Sep 8, 2012

New Rivoli, Old Recipe!

IMG-20120908-01233We had just visited the Biodôme, and the four of us started to get hungry for lunch. We were going to drive back to Gatineau right after, and I had to drop my brother at his partner’s place along the way. We left the Olympic Complex and made our way towards Villeray, hoping to be inspired by a passing location.

After driving by many uninspiring places, we finally found a spot that seemed great for lunch – the New Rivoli.

It had big open windows, there was nobody in the dining room, and it seemed like a well established location. 

In fact, the Rivoli restaurant opened in 1956, right under the Rivoli Theater, a the corner of St-Denis and Bélanger. In the sixties, the restaurant moved beside another movie theater, Le Château on St-Denis, and change it’s name to New Rivoli Pizzeria.

The restaurant moved to its current location on St-Hubert in the eighties, and has kept the same phone number for over 50 years – a must considering that a lot of its business comes from their delivery services. In fact, the location is keeping with the times and you can order via JustEat, and even print some coupons.

As I said, the place was empty. It was past lunch time Saturday afternoon, the weather was dodgy – rain was coming and it was windy – and this is not exactly downtown. But no restaurant stays open for over 50 years by serving bad food, so we walked in with confidence and set up right by the window.

IMG-20120908-01234Despite the fact that the dining room is a small 30 seater, the place had obviously been renovated not that long ago. 

Dark wood chairs and a nice hardwood floor gives the place a warm, comforting feeling.  The tables aren’t that great, with that faux-granite feel, but they were in very good shape. 

If you headed towards the back, you could go behind nice wood and glass doors to find the bar area, with air conditioning and slot machines – there was a few customers there.

The New Rivoli’s menu is typical of this kind of establishment. A few pasta dishes (Spaghetti, Rigatoni, Fettuccini, Lasagna, Tortellini), a few salads, a few sole and shrimp dishes, a few sandwiches including 5 different types of double-deckers, 7 subs and 4 burgers, and of course classics like chicken wings and poutines.  Rivoli also has a Greek Specialty section, offering Souvlaki, Gyros and Brochettes, perhaps betraying the origin.

But what we really wanted was pizza. It seemed like the thing to do in a pizzeria.

Rivoli offers 16 types of different pre-set pies, in 6 different formats. On top of the usual classics, there was a few intriguing selections, including two Greek versions (vegetarian or with gyros), a Super Stock (mushrooms, green peppers, pepperoni, Italian sausage, bacon and smoked meat) and a Pizzaghetti (like it was meant to be!) But no one else felt adventurous, and we settled for a Large All Dressed (Pepperoni, Mushrooms, Green Peppers – $18.95) with a large side of French Fries ($3.99). Rivoli says that a large has 8 pieces and should feed 3 people, so I figured that with the fries, we should have enough for 3½.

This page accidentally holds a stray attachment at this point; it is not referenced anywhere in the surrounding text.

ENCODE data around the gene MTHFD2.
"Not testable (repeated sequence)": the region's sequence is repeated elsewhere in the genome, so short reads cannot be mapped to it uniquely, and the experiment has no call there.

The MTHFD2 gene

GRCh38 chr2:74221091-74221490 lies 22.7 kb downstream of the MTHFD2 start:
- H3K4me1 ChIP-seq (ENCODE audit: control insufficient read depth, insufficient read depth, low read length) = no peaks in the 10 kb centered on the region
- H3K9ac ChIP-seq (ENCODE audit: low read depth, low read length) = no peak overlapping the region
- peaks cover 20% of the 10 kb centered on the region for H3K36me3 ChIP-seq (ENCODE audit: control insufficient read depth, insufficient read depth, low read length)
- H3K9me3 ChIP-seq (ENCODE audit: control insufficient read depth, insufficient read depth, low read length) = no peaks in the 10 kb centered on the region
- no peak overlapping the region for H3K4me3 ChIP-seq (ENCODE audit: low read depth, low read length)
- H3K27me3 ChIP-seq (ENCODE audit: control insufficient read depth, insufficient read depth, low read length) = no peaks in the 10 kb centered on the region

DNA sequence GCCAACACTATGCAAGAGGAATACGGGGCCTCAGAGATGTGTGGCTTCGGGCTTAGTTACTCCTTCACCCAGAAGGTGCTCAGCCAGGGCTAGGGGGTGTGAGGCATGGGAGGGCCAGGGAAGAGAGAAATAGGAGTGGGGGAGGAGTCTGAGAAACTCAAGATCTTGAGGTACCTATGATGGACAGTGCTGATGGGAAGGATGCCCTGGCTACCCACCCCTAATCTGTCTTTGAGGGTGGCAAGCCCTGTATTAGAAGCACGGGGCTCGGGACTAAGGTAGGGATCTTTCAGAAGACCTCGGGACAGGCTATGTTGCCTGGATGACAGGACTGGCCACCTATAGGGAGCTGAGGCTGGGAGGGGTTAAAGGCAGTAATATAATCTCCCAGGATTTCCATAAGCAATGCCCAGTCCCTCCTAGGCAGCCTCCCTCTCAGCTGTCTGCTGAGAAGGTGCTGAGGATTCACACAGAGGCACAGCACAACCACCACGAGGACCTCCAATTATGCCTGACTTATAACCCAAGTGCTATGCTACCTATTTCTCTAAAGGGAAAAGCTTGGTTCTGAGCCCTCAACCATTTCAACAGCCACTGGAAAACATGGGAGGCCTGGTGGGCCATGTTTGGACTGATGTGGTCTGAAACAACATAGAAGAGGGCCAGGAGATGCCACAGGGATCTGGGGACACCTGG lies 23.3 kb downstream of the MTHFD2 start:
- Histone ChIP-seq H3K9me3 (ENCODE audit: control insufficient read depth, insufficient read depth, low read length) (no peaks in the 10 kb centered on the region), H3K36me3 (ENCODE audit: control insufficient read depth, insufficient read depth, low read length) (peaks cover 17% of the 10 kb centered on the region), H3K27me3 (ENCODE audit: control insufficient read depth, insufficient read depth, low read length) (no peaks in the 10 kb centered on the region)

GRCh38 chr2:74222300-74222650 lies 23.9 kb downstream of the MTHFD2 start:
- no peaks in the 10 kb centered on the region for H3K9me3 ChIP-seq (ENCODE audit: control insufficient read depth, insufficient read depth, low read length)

IMG-20120908-01235

The French Fries arrived first, fairly quickly. A big serving, it would be enough to complement our pizza – as long as the pizza arrived in time. 

They were obviously right out of the fryer, as they were piping hot.  They were a little pale, however, and kind of bland – they didn’t really taste like anything.  They hadn’t been seasoned at all, so we had to salt them a little.  On the plus side, the fries were crispy.

We kept nibbling at the fries, waiting for our pizza.  It arrived a couple of minutes later.

It looked good.  The mozzarella was nicely caramelized, a great golden colour.  There was plenty of green peppers on top, with a slight hint of char on them.

 IMG-20120908-01236

The result was decent. The green peppers had kept a fresh crunchiness without being raw. There was plenty of mushrooms, which were good enough.  The pepperoni was also there, not too salty. The layer of cheese  was respectable, the crust was a classic, buttery crust. The biggest downside, really, was the tomato sauce, which was very bland – it didn’t add a lot of flavour to the pizza and it felt that it was mostly there for texture, or because it had to be there.

In the end, it wasn’t a bad pizza – the portion was just right for our party. If you are in the area, and you are looking for food, you could do much worse than the New Rivoli.

New Rivoli Pizzeria-bar on Urbanspoon

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